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Compression and decompression
Data and file format standards
Multimedia I/O technologies
Digital voice and audio
Video image and animation
Full motion video
Storage and retrieval technologies.


1. Compute the storage space in MB required storing a video of VGA resolution, true color and
30 fps, compressed at 30:1.
2. State the resolution of Facsimile, Document Images and Photographic Images?
3. What is the compression technique used in Facsimile and Document Images?
4. Explain about Voice Synthesis?
5. What is Isochronous Playback?
6. Explain about Full motion and Live video?
7. Write a brief note on Fractals.
8. Explain Fractal Compression?
9. Define Compression Efficiency?
10. What is Image Processing?
11. Explain Image Calibration?
12. What is Grayscale Normalization?
13. What is the need for Compression?
14. State the two types of Compression?
15. What is Lossy Compression?
16. What is Lossless Compression?
17. What are the advantages of Compression?
18. State the types of Lossy Compression?
19. State the types of Lossless Compression?
20. What is Codec?
21. State the Applications of WORM?
22. What is a Juke Box?
1. Why compression/decompression is an essential module in multimedia file handling.Explain
the various techniques.(16) (NOV/DEC 2012) (MAY/JUN 2007)
2. Explain in detail about the Overview of data and file format standards.
3. Elaborate on various multimedia I/O technologies. Give examples.(16)(MAY/JUN 2013)
4. In detail,explain the various technologies involved in storage and retrieval of multimedia files
comprising of motion videos.Comment on the challenges in it.(16)(NOV/DEC 2012) Write a
brief note on optical media and disk technologies.(08)(MAY/JUN 2012)
5. Draw and explain the TWAIN architecture.(08)(MAY/JUN 2012) Or What is TWAIN? Explain
the objective and architecture of TWAIN.(16)(APR/MAY 2010)

1. Compute the storage space in MB required storing a video of VGA resolution, true
color and 30 fps, compressed at 30:1.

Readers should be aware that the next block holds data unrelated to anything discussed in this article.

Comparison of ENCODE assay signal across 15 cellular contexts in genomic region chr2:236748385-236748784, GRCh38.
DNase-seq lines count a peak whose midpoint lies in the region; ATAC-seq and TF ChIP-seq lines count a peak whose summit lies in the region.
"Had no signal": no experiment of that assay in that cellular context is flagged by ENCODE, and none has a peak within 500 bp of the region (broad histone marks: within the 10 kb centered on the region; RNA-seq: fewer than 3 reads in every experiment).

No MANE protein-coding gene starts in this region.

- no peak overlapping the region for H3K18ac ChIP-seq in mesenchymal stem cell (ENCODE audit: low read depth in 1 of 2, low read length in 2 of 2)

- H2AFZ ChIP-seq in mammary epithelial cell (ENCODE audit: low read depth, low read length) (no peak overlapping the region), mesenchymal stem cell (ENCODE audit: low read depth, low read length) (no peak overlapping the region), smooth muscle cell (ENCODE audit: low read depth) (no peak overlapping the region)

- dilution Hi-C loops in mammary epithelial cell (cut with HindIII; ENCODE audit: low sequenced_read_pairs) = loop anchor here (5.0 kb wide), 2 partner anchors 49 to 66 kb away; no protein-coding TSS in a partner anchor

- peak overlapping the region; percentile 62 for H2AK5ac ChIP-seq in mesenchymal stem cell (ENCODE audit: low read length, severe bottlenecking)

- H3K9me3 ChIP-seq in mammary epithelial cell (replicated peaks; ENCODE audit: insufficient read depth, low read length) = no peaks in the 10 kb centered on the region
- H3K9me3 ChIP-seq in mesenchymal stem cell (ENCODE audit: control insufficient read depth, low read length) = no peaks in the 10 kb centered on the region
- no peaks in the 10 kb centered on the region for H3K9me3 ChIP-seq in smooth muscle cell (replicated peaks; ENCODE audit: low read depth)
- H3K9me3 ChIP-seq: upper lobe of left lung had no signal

The storage space required for storing a video of VGA resolution and 30 fps when it is
compressed at 30:1 is 30MB.
2. State the resolution of Facsimile, Document Images and Photographic Images?

-100 to 200 dpi

Document images

-300 dpi (dots/pixels per inch)

Photographic images

-600 dpi

3. What is the compression technique used in Facsimile and Document Images?


- CCITT Group3

Document Images

- CCITT Group4

4. Explain about Voice Synthesis?

This approach breaks down the message completely to a canonical form based on
phonetics. It is used for presenting the results of an action to the user in a synthesized voice.
It is used in Patient Monitoring System in a Surgical Theatre.
5. What is Isochronous Playback?
Isochronous playback is defined as a playback at a constant rate. Audio and Video
systems require isochronous playback.
6. Explain about Full motion and Live video?
Full motion video refers to prestored video clip. i.e., video stored in CD
Eg: games, courseware, training manuals, MM online manuals etc Live video refers to live
It is live and must be processed while the camera is capturing it i.e., Instant occurring is
transferred at the same time.
Eg: Live Cricket Show (in television)
7. Write a brief note on Fractals.
Fractals are regular objects with a high degree of irregular shapes. It is a lossy
compression technique but it doesnt change the shape of the image. Fractals are
decompressed images that result from a compression format

8. Explain Fractal Compression?

Fractal Compression is based on image content i.e., it is based on similarity of patterns
within an image. The steps in Fractal compression are
a digitized image is broken into segments
the individual segments are checked against a library of fractals
the library contains a compact set of numbers called iterated function system codes.
these system codes will reproduce the corresponding fractal
9. Define Compression Efficiency?
Compression Efficiency is defined as the ratio in bytes of an uncompressed image to the
same image after compression.
10. What is Image Processing?
Image Processing refers to processing a digital image using a digital computer.
An image processing system will alter the contents of the image.
It involves Image Recognition, Image Enhancement, Image Synthesis and Image
11. Explain Image Calibration?
The overall image density is calibrated. In Image calibration the image pixels are adjusted to
a predefined level.
12. What is Grayscale Normalization?
The overall grayscale of an image or picture is evaluated to determine if it is skewed in one
direction and if it needs correction.
13. What is the need for Compression?
To manage large multimedia data objects efficiently Reduce file size for storage of objects
Compression eliminate redundancies in the pattern of data .
14. State the two types of Compression?
Lossy Compression
Lossless Compression

15. What is Lossy Compression?

Lossy compression causes some information to be lost. Even if some data is lost it does not
affect the originality of the image. It is used for compressing audio, greyscale or color
images and video objects in which absolute data accuracy is not essential. it is used in
Medical Screening Systems, Video teleconferencing and Multimedia Electronic messaging
16. What is Lossless Compression?
Lossless compression preserves the exact image throughout the compression and
decompression process. Lossless Compression techniques are good for text data and for